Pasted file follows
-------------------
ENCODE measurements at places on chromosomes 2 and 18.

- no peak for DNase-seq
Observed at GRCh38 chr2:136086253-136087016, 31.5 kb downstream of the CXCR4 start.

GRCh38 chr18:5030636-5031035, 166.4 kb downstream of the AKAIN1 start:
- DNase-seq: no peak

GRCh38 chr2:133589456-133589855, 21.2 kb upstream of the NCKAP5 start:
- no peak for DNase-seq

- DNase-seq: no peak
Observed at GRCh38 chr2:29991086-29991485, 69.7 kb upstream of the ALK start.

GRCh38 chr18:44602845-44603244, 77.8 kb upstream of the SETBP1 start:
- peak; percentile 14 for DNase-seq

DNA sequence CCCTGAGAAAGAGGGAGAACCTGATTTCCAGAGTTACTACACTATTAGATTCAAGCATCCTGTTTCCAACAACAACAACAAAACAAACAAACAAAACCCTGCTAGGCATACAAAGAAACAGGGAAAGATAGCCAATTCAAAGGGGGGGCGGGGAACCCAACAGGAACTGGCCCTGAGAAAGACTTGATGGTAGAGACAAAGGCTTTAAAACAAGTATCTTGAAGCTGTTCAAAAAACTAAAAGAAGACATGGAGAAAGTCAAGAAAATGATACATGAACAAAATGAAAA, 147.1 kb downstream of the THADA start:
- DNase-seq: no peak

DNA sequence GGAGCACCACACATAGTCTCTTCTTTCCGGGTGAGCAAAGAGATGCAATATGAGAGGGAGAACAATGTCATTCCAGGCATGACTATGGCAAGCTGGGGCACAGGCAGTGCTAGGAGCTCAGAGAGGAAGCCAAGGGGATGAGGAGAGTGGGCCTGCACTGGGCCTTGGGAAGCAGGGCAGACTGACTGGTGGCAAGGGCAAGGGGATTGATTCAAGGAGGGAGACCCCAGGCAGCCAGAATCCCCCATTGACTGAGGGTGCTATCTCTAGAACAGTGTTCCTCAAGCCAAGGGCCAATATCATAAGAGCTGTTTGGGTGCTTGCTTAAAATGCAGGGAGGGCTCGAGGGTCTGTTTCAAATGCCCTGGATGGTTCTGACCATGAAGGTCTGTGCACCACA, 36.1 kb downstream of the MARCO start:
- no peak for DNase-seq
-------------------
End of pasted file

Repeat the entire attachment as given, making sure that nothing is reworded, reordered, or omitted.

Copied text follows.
ENCODE measurements at places on chromosomes 2 and 18.

- no peak for DNase-seq
Observed at GRCh38 chr2:136086253-136087016, 31.5 kb downstream of the CXCR4 start.

GRCh38 chr18:5030636-5031035, 166.4 kb downstream of the AKAIN1 start:
- DNase-seq: no peak

GRCh38 chr2:133589456-133589855, 21.2 kb upstream of the NCKAP5 start:
- no peak for DNase-seq

- DNase-seq: no peak
Observed at GRCh38 chr2:29991086-29991485, 69.7 kb upstream of the ALK start.

GRCh38 chr18:44602845-44603244, 77.8 kb upstream of the SETBP1 start:
- peak; percentile 14 for DNase-seq

DNA sequence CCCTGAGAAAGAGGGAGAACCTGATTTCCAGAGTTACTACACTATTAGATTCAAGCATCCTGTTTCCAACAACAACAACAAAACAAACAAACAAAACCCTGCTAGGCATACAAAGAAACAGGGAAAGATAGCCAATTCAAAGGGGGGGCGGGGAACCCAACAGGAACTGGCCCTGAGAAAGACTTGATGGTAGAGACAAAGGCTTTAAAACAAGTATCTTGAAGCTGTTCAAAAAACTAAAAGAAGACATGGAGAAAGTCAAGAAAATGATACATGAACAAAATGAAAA, 147.1 kb downstream of the THADA start:
- DNase-seq: no peak

DNA sequence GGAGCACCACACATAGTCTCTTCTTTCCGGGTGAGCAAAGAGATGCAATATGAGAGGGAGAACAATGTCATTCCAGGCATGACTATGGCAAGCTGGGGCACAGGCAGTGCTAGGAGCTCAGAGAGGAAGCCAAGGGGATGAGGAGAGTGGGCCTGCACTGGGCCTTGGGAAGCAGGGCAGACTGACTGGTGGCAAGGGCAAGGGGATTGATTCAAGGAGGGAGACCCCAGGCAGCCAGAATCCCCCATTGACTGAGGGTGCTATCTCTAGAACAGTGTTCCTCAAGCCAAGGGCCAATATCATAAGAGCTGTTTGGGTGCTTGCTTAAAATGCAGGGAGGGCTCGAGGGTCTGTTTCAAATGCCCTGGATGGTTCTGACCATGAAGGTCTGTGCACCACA, 36.1 kb downstream of the MARCO start:
- no peak for DNase-seq